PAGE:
Mt. Solomons is a short, easy climb from Muir Pass on the John Muir Trail/Pacific Crest Trail (“JMT/PCT”). For JMT/PCT hikers, Mt. Solomons provides an easy opportunity to climb a nearby thirteener. Mount Solomons has excellent views of much of the High Sierra, including views of Mt. Ritter, Banner Peak, Mt. Goddard, Charybdis, Black Giant, Mt. Darwin, Mt. Whitney, the Palisades, the Kaweah Range and the Great Western Divide. To the east and over the Sierra Crest is White Mountain.
M.H. Pramme and F.F. Harms first climbed Mt. Solomons from Muir Pass in 1929. Now Mt. Solomons is climbed somewhat frequently.
Setting and Geology
Mt. Solomons is located 0.5 mile south of the JMT/PCT at the junction of LeConte Canyon, Ionian Basin, and Evolution Basin in a high, barren alpine area. Mt. Solomons is a granitic peak in an area that is dominated by dark metamorphic rock. However, the rock is not better for climbing because most routes involve climbing over a lot of talus.
One of the most notable landmarks along the John Muir Trail is the Muir Hut, located on top of 11,955-ft. high Muir Pass. The Muir Hut was built in 1931 by the Sierra Club and named to honor its founding president and early Sierra explorer and conservationist. It was built for use as an emergency shelter for hikers. Although overnight stays are not allowed in the hut, stopping by and touring the hut is a highlight of a visit to the area.
No technical routes exist. The hardest route is rated class 3.
From Muir Pass:
Most people climb Mt. Solomons from Muir Pass. Many possible class 2 routes are available. Simply pick an appealing rib and follow it up. One class 2 route has some interesting rock to climb over and is shown below. That route climbs a rib that is to the left of a snowfield. When you reach the top of the rib, proceed up boulders to the summit. The rib is a nice break from talus. Easy snow climbs are possible on the snowfields between the ribs. Most routes will require 2-3 hours round trip to complete.
Other Routes include:
* Two class 2 routes, the West Ridge and South Ridge, from Ionian Basin.
* One class 3 route, the East Ridge.
See R.J. Secor, The High Sierra: Peaks, Passes, and Trails, or Steve Roper, The Climber’s Guide to the High Sierra (out of print), for additional information on routes.
Mt. Solomons was named after Theodore Solomons, who was among the first persons to envision a trail running along the Sierra Crest from Yosemite to Mt. Whitney. In 1896, he explored and described much of the San Joaquin River drainage, including the upper portion of Evolution Creek, hoping to find an easy route across the San Joaquin-Kings Divide that is “Practicable for pack animals.” He named many of the region’s most prominent peaks, including Mts. Darwin, Huxley, Haeckel, Wallace, Spencer and Fiske
See James G. Moore, Exploring the Highest Sierra.
Several approaches to Muir Pass are possible:
Either hike 5.2 miles around Florence Lake or take a ferry across the lake. Proceed up the Florence Lake Trail for another 6.2 miles until reaching the John Muir Trail (“JMT”). Continue up the JMT for 5.6 miles, reaching a trail junction. Then, hike 13 miles up Evolution Valley along the JMT to Muir Pass (11,955 ft.).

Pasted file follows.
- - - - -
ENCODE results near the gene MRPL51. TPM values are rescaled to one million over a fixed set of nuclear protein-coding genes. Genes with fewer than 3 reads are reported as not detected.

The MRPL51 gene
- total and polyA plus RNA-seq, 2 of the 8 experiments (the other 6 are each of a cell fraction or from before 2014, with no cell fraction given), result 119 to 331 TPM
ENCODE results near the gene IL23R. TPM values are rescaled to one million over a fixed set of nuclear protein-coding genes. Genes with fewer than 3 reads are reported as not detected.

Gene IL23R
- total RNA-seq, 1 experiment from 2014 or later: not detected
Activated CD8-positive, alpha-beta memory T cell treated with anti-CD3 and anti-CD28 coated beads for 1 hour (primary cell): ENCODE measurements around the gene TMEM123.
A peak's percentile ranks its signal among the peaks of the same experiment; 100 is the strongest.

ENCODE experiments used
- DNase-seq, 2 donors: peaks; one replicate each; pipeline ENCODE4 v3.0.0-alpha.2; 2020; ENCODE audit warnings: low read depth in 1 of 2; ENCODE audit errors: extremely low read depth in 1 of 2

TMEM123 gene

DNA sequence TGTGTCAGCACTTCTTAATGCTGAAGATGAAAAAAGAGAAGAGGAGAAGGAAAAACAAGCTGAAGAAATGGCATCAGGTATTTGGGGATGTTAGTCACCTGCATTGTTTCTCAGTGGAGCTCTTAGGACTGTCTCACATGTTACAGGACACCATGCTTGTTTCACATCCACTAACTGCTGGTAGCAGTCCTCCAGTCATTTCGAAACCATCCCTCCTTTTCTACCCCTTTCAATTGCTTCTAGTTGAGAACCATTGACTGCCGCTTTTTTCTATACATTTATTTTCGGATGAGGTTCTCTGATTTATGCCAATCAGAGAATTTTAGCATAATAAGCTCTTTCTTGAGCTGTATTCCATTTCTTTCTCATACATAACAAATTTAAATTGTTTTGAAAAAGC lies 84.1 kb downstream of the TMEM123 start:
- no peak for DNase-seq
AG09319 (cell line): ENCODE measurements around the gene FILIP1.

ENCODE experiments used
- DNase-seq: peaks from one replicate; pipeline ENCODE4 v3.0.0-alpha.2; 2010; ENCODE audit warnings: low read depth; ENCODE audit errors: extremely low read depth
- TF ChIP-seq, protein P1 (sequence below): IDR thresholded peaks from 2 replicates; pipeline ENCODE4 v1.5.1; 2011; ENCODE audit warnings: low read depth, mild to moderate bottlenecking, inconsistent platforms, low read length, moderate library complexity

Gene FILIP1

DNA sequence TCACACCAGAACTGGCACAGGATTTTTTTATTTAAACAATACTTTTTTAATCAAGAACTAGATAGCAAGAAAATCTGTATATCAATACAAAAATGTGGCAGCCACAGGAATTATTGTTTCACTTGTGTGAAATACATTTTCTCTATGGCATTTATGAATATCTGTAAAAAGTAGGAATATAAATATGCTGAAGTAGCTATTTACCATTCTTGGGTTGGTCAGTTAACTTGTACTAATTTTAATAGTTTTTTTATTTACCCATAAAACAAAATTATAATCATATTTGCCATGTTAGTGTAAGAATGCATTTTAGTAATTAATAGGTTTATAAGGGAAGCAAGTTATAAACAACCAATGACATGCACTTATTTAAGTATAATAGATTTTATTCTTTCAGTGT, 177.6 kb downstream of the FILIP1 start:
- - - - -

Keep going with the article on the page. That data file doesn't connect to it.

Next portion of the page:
From North Lake, hike 5.0 miles up to Piute Pass (11,423 ft.). Hike down from the pass following the Piute Canyon Trail for 12.4 miles until reaching the JMT. This is a beautiful trail. Continue up the JMT for 3.8 miles, reaching a trail junction. Then, hike 13 miles up Evolution Valley along the JMT to Muir Pass.
From South Lake, hike 6.0 miles up Bishop Pass (11,972 ft.). This is a popular trailhead for approaching the Palisades. Hike down 6.6 miles to LeConte Canyon. Hike north up the JMT for 7.0 miles until reaching Muir Pass.
Other variations include crossing a few eastside cross-country passes such as Lamarck Col from North Lake or Echo Col from Sabrina Lake, which as Steeleman notes, is a lower and more direct eastside route than Lamarck Col (although more difficult, too). Another option is to traverse Ionian Basin from Martha Lake.
A wilderness permit is required for overnight stays in the John Muir Wilderness in Inyo or Sierra National Forests or Kings Canyon National Park. You only need to obtain a wilderness permit for your entry point. For example, if you enter in Sierra National forest, you do not need to obtain an additional permit for Kings Canyon National Park. Thus, only one permit is needed per trip.
Although it is located in Kings Canyon National Park, most people enter through Sierra or Inyo National Forests. For entry through Inyo National Forest, wilderness permits may be obtained at the White Mountain Ranger Station, located in Bishop, California. Permits can also be reserved in advance, which is recommended since many trailheads are subject to use quotas. Permits may be reserved for a fee of $5/person. Information on Inyo National Forest permit reservations is available online or call (760) 876-6200.
For entry through Sierra National Forest, wilderness permits may be obtained at the High Sierra Ranger Station, located in Prather, California. Permits can also be reserved in advance, which is recommended since many trailheads are subject to use quotas. Permits may be reserved for a fee of $5/person. Information on Sierra National Forest permit reservations is available online or call (559) 297-0706.
When To Climb
June-October. Winter climbs are possible but difficult because of the remote location.
Wanda Lake, Lake McDermond and Helen Lake provide easy access to Mt. Solomons. To the south, Ionian Basin has several small lakes that are suitable for camping.
Kings Canyon National Park: (559) 565-3341
Inyo National Forest visitor information: (760) 876-6200
Sierra National Forest visitor information: (559) 855-5355
Updated weather information is also available.